The system of ‘affirmative action’ (reservation system) that was introduced soon after independence was supposed to provide equal opportunity for the under previleged so that they won’t be left behind. Despite not everyone has benefited from the ‘trickle down’ effect of IT boom in India. Even those who are educated but not associated with high tech/ IT are vulnerable.

    While this (reservation) may be one way that was thought of to bring about social equality, the other way seems to be through the ballot. Majority of the population didnot agree with the assertion that ‘India was shining’ and had opted for a change in the government, in the hope that there lives would become better.

    The point I am trying to make is, there are instruments in place to bring about social equality even as India is, in a calibrated manner, trying to open-up its economy and become more capitalistic.

    I was alarmed to learn from your program that the frustration has set in already resulting in some people resorting to violent means to bring about equality.

    Many thanks, once again!

    Subramanian Ramachandran”

  • I really don’t understand why Atanu Dey is being called to understand the true India. If you read his blog, anyone can know that he spews venom at the founding fathers of the country. If you are going to bring hin into any show, he is going to use it as a platform to spew further venom on Nehru and other leaders of India. It is a shame that he couldn’t give a balanced view like either Pankaj Mishra or Suketu Mehta. I am inviting people in the west to travel to India and see the two Indias firsthand.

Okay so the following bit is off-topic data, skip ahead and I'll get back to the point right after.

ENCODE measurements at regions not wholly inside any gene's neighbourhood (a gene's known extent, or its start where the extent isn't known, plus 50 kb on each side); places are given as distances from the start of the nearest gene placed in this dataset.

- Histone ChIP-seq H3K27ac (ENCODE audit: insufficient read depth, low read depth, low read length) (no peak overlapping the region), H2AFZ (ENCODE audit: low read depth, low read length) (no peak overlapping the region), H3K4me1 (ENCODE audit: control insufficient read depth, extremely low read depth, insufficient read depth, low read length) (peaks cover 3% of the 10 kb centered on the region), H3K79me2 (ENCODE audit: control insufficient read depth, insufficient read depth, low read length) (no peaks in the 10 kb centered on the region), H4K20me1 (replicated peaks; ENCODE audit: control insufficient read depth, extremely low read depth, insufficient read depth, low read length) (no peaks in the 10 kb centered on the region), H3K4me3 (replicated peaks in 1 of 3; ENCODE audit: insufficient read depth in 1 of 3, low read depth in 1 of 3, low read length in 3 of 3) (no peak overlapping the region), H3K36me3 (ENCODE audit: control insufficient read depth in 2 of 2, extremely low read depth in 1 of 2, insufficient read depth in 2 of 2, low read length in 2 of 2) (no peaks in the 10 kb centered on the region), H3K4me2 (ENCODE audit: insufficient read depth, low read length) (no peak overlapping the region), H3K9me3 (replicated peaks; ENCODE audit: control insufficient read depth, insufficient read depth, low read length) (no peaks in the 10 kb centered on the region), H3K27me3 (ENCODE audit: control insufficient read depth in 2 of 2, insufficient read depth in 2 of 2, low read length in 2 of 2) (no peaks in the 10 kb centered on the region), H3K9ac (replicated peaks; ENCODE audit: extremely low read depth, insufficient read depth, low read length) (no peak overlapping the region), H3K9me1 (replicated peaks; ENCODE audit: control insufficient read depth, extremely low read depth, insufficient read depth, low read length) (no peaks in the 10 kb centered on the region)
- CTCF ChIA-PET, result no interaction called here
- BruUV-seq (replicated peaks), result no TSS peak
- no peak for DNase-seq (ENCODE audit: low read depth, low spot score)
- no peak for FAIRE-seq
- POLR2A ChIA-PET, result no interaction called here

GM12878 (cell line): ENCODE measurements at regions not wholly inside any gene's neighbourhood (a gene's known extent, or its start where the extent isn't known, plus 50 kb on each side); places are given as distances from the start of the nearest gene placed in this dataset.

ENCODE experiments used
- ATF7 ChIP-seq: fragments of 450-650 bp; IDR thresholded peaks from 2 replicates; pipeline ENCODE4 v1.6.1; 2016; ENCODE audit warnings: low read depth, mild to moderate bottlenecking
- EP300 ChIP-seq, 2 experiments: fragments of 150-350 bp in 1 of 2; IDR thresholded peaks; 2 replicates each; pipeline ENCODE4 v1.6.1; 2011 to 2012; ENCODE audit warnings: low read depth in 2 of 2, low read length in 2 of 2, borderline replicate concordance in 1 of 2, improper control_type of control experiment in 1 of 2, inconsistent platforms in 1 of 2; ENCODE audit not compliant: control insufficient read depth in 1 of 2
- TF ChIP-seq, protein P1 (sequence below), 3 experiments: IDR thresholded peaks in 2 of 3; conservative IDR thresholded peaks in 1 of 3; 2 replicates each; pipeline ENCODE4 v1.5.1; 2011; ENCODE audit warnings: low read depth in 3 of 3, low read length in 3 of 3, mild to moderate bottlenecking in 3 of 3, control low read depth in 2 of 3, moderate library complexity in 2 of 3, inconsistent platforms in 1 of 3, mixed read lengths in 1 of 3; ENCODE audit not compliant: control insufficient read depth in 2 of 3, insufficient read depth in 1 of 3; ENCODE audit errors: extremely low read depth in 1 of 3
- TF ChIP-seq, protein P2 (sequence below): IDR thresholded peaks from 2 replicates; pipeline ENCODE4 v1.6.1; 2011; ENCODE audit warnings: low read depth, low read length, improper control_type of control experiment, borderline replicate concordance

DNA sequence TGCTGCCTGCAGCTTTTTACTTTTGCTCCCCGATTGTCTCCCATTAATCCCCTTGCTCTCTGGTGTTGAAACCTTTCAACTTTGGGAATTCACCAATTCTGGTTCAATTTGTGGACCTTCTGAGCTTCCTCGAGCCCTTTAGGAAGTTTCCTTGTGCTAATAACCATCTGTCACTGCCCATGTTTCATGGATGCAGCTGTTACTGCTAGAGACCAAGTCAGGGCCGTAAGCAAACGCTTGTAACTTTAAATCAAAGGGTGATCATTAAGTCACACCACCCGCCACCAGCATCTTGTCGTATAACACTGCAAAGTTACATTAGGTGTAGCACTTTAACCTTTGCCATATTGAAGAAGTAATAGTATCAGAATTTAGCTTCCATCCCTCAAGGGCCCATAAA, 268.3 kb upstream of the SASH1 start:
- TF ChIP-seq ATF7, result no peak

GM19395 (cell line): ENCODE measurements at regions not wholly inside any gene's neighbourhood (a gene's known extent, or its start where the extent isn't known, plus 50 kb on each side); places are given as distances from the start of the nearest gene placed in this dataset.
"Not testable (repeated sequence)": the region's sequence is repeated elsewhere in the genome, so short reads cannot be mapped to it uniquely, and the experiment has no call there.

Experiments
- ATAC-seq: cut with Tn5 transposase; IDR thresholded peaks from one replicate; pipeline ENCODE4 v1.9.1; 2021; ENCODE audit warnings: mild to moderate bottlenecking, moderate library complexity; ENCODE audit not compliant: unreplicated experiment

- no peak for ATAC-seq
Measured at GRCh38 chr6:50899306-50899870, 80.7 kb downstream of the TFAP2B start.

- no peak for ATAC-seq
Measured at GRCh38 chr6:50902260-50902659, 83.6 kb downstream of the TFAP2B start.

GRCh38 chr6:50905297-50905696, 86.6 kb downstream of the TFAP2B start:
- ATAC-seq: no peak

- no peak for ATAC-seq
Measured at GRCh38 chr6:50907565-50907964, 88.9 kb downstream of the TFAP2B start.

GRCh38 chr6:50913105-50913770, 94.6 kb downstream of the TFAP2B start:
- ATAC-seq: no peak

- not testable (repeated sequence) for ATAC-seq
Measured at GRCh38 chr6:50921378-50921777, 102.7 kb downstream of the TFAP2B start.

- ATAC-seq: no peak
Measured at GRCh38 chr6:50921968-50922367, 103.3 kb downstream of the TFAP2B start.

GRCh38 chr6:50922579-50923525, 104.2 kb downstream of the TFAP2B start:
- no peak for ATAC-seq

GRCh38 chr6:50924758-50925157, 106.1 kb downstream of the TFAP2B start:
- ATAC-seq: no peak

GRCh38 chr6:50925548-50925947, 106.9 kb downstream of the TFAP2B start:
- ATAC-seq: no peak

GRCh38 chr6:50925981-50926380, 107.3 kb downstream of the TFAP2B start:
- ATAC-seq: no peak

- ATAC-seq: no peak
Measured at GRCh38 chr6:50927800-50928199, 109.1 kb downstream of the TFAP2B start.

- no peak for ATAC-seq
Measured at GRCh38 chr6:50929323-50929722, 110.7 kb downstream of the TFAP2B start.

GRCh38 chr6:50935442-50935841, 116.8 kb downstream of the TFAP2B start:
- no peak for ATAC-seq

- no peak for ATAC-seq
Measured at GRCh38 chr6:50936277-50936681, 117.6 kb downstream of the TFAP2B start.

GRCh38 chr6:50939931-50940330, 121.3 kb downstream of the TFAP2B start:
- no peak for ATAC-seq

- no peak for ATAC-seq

• Mr. Ramchandran brings up a key point- in a newly born India, “Nehruvian socialism” may have provided the necessary platform and stability for capitalism to thrive on now. It is possible that the socialist policies lasted longer than they should have, but as an early equalizer that made sure the inequalities of British rule and old India would not persist in the new India.

  • pradeep

    I not surprised why Mr. Mishra gets so much air time or why his books does so well in west. His contents are what one would like to hear in the west. Once exposed to the west, its kind of cool to travel the dirt roads of India and report to western audience. I am not sure which part of Bihar or UP did he travel. My parents are from rural Kerala and I am born and brought up in a remote town in Bihar (now Jharkhand), two extremes of Indian cultures. Still, they all seems to be rising with the tide. Simply speaking, my Dad did better than his Dad, and I guess, I am doing much better than him. I am sure that’s true for majority of the Indian population. The problem is, the Mishra’s of this world forget where India started off. In last 50 years, the so called “untouchables” can cast a vote to elect a leader, itself is an achievements, what would you say if he/she happens to move around with a mobile phone. I agree, their is a divide, but its getting closer. We got to wait for the money to trickle down to the bottom of the pyramid.

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  • momos

    India’s leading development journalist is P. Sainath, who writes with deep humanity about India’s rural poor. For an overview of the challenges such people face and the incompetence of well-intended government development efforts, read his outstanding book Everybody Loves a Good Drought. Sainath’s scathing rebuke of the complacent top 1% rings true; when I was in India it struck me that amongst the elite, especially younger IT yuppies, the abandonment of social responsibility seemed nearly total.